Why is it on my list? – I actually tried to read The Hunchback of Notre Dame many years ago, when I was way too young for it, and was put off because it wasn’t like the Disney movie. It was far too difficult for me then, and I gave up pretty quickly since I wasn’t understanding anything that I’d read, so I would love to give it another chance. I want to try Les Mis because I really loved the movie and stage versions.
Why haven’t I read it yet? – I haven’t tried Hunchback again because the only thing I remember of the first time I read it is how much I hated the experience. I haven’t read Les Mis because the size is intimidating, and I’ve also seen many reviews that the book is extremely slow-paced. I tend not to do so well with slow-paced books, especially of that length.
5) Don Quioxte by Miguel de Cervantes
Why is it on my list? – If I’m completely honest, because of the Wishbone TV series and the companion books that went with it. Don Quixote was one of my favourite stories from the series, and I read the (extremely) abridged version many times. I was fascinated by the idea of a man who tried to battle windmills, and always wanted to know the rest of his story.
Why haven’t I read it yet? – I haven’t had the time to devote to such a long book, especially one that I know so little about. I’ve found that when I read classics in the past, especially older books, it really helps me to have a basic foundation of the story before going into the book. Aside from the windmills, I actually know very little else about this story.
6) The Complete Sherlock Holmes by Arthur Conan Doyle
Why is it on my list? – Sherlock Holmes is a very interesting character, and his fame, I know very little about the stories. I’ve only ever read The Hound of the Baskervilles, which I liked but also knew the ending to before reading it.
Why haven’t I read it yet? – This may seem like a silly reason, but it is partly because so much of the collection is short stories. In general, I prefer full-length novels over short stories because it gives more time for the story to develop. I also have a tendency to try to read entire collections at once, and I don’t think that would work well in this case.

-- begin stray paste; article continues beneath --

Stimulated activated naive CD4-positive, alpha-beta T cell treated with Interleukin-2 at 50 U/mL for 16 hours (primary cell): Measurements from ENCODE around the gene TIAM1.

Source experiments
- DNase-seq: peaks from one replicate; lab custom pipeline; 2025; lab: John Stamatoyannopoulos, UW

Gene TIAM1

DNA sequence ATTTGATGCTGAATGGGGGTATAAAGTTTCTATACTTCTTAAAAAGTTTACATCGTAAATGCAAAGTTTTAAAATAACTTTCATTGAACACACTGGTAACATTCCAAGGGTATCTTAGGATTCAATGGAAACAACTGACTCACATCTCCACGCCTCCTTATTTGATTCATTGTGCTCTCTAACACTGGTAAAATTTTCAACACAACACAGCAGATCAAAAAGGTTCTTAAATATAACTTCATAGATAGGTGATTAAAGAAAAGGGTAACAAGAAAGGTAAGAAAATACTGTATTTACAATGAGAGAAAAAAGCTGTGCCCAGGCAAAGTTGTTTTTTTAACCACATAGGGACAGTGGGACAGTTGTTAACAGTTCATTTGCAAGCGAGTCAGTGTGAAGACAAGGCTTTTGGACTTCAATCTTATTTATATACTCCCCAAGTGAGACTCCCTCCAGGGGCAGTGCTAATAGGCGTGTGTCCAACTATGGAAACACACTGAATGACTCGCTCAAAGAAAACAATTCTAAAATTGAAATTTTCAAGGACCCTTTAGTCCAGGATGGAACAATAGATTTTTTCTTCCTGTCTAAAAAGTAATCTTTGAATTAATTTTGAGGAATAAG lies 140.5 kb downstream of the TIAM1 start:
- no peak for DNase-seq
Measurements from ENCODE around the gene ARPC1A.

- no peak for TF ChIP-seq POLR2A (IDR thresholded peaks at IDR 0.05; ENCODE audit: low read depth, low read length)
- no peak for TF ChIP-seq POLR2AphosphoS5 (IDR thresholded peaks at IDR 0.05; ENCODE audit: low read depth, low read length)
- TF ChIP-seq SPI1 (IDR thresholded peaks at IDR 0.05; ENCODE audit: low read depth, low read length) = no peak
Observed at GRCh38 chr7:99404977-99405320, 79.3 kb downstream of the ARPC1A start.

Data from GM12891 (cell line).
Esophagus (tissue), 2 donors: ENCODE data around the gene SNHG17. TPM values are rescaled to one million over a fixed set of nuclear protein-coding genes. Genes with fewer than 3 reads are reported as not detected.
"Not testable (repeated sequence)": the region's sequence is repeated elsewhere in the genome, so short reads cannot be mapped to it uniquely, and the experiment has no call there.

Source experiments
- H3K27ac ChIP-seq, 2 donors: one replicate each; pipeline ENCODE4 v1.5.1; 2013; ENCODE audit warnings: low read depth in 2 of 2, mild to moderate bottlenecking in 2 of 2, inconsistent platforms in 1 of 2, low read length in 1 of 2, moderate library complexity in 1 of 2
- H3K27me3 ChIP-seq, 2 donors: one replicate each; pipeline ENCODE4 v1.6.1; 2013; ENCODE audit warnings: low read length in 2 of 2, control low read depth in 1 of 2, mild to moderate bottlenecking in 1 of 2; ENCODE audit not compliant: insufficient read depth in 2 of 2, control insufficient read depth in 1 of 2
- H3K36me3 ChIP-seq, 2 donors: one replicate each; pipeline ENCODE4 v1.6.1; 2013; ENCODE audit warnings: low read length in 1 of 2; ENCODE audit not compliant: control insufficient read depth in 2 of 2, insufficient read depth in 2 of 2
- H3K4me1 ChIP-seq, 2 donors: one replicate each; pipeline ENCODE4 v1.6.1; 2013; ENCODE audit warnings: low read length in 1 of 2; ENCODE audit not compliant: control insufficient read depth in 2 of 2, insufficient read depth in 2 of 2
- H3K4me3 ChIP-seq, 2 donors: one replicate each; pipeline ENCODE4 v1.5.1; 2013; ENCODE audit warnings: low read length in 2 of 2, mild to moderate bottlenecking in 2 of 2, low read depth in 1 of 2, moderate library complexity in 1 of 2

7) The Complete Works of Shakespeare
Why is it on my list? – I had to read a few of Shakespeare’s most well-known plays in school and I really enjoyed them. I’ve always wanted to read give more of them a chance.
Why haven’t I read it yet? – Although I like the storylines of the plays, like most people I find the language difficult to understand. I generally try to read it myself first, and have some kind of synopsis available to follow along just to make sure I really understand what’s happening. It can be time consuming.
8) Moby Dick by Herman Melville
Why is it on my list? – It is such a well-known classic that it is one of those books I feel like I “should” have read at some point. It is definitely not one that I am particularly strongly motivated to try any time soon, but possibly at some point in my life.
Why haven’t I read it yet? – Again, it may seem like a silly reason — and a pretty big deal-breaker when it comes to this book — but I don’t often enjoy stories that are primarily set on boats. I honestly have no idea what it is, but I often find that I am immediately put off by the mention of being on a ship or a lot of sea travel. I think I’ve always found those books boring in the past, so I now expect the same any time a boat is mentioned.